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Kadner: Club president faces felony for video gambling machines

A view Village Sportsmens Club Tuesday Jan. 15 2013 5201 W. 115th St. Alsip. | Matthew Grotto~Sun-Times Media

A view of Village Sportsmens Club Tuesday, Jan. 15, 2013, at 5201 W. 115th St. in Alsip. | Matthew Grotto~Sun-Times Media

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Updated: February 17, 2013 6:29AM



Cook County Judge Peter A. Felice laughed when he heard a grand jury had indicted Charles Koehne on felony charges of illegal possession of a gambling device.

“They convened a grand jury on this?” Felice said to Koehne’s defense attorney in apparent disbelief.

“Yes, that’s what they’re doing now,” defense lawyer Robert Olson replied.

Koehne looked baffled and worried in the Bridgeview courtroom on Jan. 4.

Koehne, 70, is the president of the Village Sportsmens Club of Alsip, now headquartered at 5201 W. 115th St., which has been in existence since 1938.

Koehne, of Peotone, said his father was a founding member of the club and he’s been a member since he was a child.

“We were set up,” he said.

He didn’t deny the club had four unlicensed video gambling devices that Illinois State Police confiscated from the club’s basement in early December.

But he said they hadn’t been used since the state passed its video gambling law, which outlawed unlicensed machines — even if they were used only for amusement purposes.

“Someone called here asking about buying the machines and said they wanted to see if they still worked, so we plugged them in and the next thing we knew we were being raided,” Koehne said.

A spokesman for the Illinois Gaming Board, which is responsible for overseeing the law, said it received an anonymous tip about the devices at the Sportsmens Club.

Full membership to the club costs $150 a year, but for $3 a person can come in and drink at the clubhouse bar, Koehne told me.

The club owns 380 acres in downstate Carthage, near the Mississippi River, for hunting and fishing, he said.

Koehne said he spent a night in jail after his arrest on Dec. 6.

“It was miserable,” he said about his time locked up.

His next court date is Thursday.

Olson, Koehne’s attorney, said he owns a bar and had several video gambling machines there himself.

“I took them home because I knew it was illegal to have them in the bar after the law took effect,” he said.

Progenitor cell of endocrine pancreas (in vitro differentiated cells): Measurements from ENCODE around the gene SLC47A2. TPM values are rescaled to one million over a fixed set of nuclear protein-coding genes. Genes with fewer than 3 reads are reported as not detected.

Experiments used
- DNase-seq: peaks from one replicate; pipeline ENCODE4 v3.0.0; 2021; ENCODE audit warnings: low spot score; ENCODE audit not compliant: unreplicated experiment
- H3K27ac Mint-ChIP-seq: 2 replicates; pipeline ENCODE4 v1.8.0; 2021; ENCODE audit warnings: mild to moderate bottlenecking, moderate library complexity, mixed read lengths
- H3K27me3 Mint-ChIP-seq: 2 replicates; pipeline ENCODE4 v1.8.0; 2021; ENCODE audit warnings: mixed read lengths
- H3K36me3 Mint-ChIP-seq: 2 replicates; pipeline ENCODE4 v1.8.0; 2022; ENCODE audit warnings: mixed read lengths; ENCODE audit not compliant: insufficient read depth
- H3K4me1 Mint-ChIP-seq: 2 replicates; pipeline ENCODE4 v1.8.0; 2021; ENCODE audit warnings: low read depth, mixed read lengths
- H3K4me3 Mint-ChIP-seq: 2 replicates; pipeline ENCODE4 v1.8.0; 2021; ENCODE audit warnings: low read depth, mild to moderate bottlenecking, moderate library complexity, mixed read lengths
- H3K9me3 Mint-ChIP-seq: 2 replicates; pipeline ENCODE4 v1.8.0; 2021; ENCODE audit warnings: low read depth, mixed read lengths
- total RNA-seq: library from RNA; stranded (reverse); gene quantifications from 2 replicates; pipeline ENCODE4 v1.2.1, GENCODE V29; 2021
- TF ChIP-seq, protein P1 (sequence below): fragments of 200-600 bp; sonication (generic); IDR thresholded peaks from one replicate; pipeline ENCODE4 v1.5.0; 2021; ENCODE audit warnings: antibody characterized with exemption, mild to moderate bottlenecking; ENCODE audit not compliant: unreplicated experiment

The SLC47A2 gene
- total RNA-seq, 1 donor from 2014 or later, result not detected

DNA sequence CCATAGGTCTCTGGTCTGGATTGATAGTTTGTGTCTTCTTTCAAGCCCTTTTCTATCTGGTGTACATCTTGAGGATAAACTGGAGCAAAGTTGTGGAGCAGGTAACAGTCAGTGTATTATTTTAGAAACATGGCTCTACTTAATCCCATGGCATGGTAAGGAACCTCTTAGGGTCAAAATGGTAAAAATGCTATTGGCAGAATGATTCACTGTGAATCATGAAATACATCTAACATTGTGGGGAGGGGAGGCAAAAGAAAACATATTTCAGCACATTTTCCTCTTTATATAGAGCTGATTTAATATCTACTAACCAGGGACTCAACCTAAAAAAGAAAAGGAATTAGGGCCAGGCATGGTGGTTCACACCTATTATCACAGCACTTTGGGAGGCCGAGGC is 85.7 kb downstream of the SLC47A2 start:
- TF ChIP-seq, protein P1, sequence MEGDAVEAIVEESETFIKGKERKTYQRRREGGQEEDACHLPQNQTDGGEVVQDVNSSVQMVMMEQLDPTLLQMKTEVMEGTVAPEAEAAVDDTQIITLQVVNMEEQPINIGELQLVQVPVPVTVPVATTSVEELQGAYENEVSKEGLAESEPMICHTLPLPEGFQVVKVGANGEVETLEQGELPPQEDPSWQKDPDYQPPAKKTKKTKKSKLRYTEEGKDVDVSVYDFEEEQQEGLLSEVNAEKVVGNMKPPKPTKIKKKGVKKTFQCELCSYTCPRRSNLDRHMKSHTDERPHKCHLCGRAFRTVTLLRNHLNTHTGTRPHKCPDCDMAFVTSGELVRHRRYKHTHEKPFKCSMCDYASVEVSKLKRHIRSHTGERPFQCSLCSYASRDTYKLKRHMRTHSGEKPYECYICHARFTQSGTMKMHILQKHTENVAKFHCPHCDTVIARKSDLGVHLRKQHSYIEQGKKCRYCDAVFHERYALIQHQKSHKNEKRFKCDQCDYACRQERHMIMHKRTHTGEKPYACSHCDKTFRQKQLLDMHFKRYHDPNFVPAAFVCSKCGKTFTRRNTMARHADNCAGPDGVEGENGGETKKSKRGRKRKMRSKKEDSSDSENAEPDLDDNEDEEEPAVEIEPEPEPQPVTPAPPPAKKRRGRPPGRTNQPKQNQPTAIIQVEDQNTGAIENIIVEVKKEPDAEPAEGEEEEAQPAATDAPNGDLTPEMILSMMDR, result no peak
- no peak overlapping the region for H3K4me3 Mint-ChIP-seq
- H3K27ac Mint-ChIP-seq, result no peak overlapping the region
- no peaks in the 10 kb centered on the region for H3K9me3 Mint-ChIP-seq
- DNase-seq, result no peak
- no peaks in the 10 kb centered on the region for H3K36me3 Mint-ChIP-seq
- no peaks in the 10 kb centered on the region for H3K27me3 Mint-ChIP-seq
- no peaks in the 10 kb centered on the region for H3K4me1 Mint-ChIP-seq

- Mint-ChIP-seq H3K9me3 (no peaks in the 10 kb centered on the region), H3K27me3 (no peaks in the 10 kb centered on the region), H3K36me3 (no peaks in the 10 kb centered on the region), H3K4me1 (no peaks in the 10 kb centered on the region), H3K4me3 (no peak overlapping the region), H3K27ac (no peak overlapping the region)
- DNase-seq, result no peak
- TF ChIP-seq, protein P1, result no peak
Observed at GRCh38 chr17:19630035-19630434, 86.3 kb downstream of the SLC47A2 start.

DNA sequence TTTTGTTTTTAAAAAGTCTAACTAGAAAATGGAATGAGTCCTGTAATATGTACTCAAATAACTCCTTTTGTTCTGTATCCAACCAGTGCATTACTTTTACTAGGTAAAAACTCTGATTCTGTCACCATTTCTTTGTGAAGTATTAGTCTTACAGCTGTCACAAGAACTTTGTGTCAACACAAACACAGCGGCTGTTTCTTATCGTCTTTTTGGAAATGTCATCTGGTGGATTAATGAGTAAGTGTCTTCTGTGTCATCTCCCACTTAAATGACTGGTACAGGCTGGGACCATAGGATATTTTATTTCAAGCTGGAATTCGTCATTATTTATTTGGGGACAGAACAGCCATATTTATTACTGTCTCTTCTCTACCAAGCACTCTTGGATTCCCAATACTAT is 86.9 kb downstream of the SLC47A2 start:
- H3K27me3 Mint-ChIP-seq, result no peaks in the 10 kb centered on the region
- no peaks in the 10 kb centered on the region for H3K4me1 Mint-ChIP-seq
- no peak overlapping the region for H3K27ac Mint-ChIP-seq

I called the Illinois Gaming Board to see if it was launching a crackdown on the unlicensed gambling devices.

“We enforce the law whenever we learn of illegal gaming machines,” board spokesman Gene O’Shea said.“Down near Peoria we confiscated 1,100 machines at one location.”

While that warehouse raid occurred nearly two months before Koehne’s arrest at the Sportsmens Club, Peoria County prosecutors have yet to file charges in that case.

A spokeswoman for Cook County State’s Attorney Anita Alvarez refused to comment when I asked if Alvarez was making illegal gambling a priority based on the grand jury hearing the charges against Koehne.

But now that legal video gambling is up and running at bars, restaurants and veterans’ halls throughout the state, officials are discovering just how big a business it is.

According to statistics posted on the gaming board website, $153,095 in cash was wagered on five licensed machines in Murphy’s Law tavern in Oak Lawn in December alone. The machines paid out $99,357, resulting in a net income (or gambling loss) of $53,738.

Of that amount, the state received $13,435 and Oak Lawn $2,687.

Sixty-nine percent of the revenue generated is split between the operator of the vending machines and the business, 25 percent goes to the state, 5 percent to local government and less than 1 percent to the company that operates the computer network that keeps tabs on all the gambling.

But the amount actually played on the machines at Murphy’s Law was $734,810, about five times the cash put into them.

According to O’Shea, the difference is that the machines pay out credits, and instead of taking the money as a payout the gamblers use the credits to just keep on playing.

At Cindy’s Pub in Oak Forest, $200,138 was wagered on five machines in December, with a net income of $59,837, resulting in $14,949 for the state and $2,992 for the city.

The fact that so much cash is pouring into all these video games indicates to me that millions of dollars were being illegally wagered in Illinois before the games became legal and that organized crime was the primary beneficiary.

I would wager that billions more are spent across this country on illegal sports gambling each year, and once again the vast majority of that money is lining the pockets of mobsters, who finance their operations with that revenue.

I say make it all legal, tax it, put people to work in legitimate jobs, fund government programs and take the financial windfall away from the criminals.

That’s just me.

O’Shea said the Illinois Gaming Board has a hotline for anyone who wants to call in a tip about a business that still has the old video gambling devices intended for “amusement.”

That number is (855) 494-0237.

By the way, the Village Sportsmens Club has applied for a video gambling license.

“That license application is still pending,” O’Shea said.



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